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Civilian Airport at El Toro Base

January 24, 1988

Let's settle this once and for all. This letter is in response to The Times article (Jan. 14) regarding the Federal Aviation Administration's study into joint use of El Toro Marine Corps Air Station.

Joint military/civilian use of El Toro has been considered and reconsidered ad nauseam for at least 30 years. The issue will recur until Orange County stops wasting taxpayers' money on additional studies and selects the most feasible site for a regional airport--and builds an airport there over the objections of people and interests antagonistic to an airport being built in their "back yard."

There will never be a regional airport in Orange County if all possible objections must first be overcome. Each time the subject comes up, the issue is decided by indecision. There is still some space in Orange County large enough to build an airport that is inhabited mainly by rattlesnakes and rabbits.

But the space under the approach and departure routes from this space is inhabited by people who object to aircraft noise over their space. People object by not voting for a supervisor who will allow this noise to happen in their zone. The long-range interests of Orange County are less important than getting reelected, so another study group is assigned the task of considering joint use of El Toro.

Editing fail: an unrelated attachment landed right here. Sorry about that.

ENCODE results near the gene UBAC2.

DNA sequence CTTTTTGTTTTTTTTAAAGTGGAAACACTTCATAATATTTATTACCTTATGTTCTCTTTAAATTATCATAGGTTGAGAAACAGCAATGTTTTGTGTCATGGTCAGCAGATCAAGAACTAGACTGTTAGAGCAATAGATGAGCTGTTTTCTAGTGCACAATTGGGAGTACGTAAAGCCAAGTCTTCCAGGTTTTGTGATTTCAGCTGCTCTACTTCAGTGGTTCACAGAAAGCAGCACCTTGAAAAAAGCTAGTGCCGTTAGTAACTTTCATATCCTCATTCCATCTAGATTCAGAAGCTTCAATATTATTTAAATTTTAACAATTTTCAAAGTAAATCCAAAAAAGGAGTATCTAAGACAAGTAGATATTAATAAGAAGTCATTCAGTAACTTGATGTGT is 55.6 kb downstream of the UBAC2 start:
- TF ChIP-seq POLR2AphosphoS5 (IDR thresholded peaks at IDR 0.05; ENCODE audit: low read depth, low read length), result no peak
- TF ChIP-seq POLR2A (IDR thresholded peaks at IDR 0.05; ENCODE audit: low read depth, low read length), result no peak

The most feasible site will never be El Toro unless the nations of the world decide that international disputes will be settled by means other than warfare.

The 1973-74 Orange County Grand Jury, of which I was a member, urged the Board of Supervisors to approach the Department of Defense for a "once and for all" determination of joint use possibilities.

The grand jury had no illusions about Department of Defense agreement. It wanted the matter settled so that the illusive dream of getting El Toro for commercial aviation could not be used for procrastination forever. Without El Toro as a stumbling block, perhaps some serious efforts toward locating and building a regional airport might begin.

G. E. WASSON

Santa Ana

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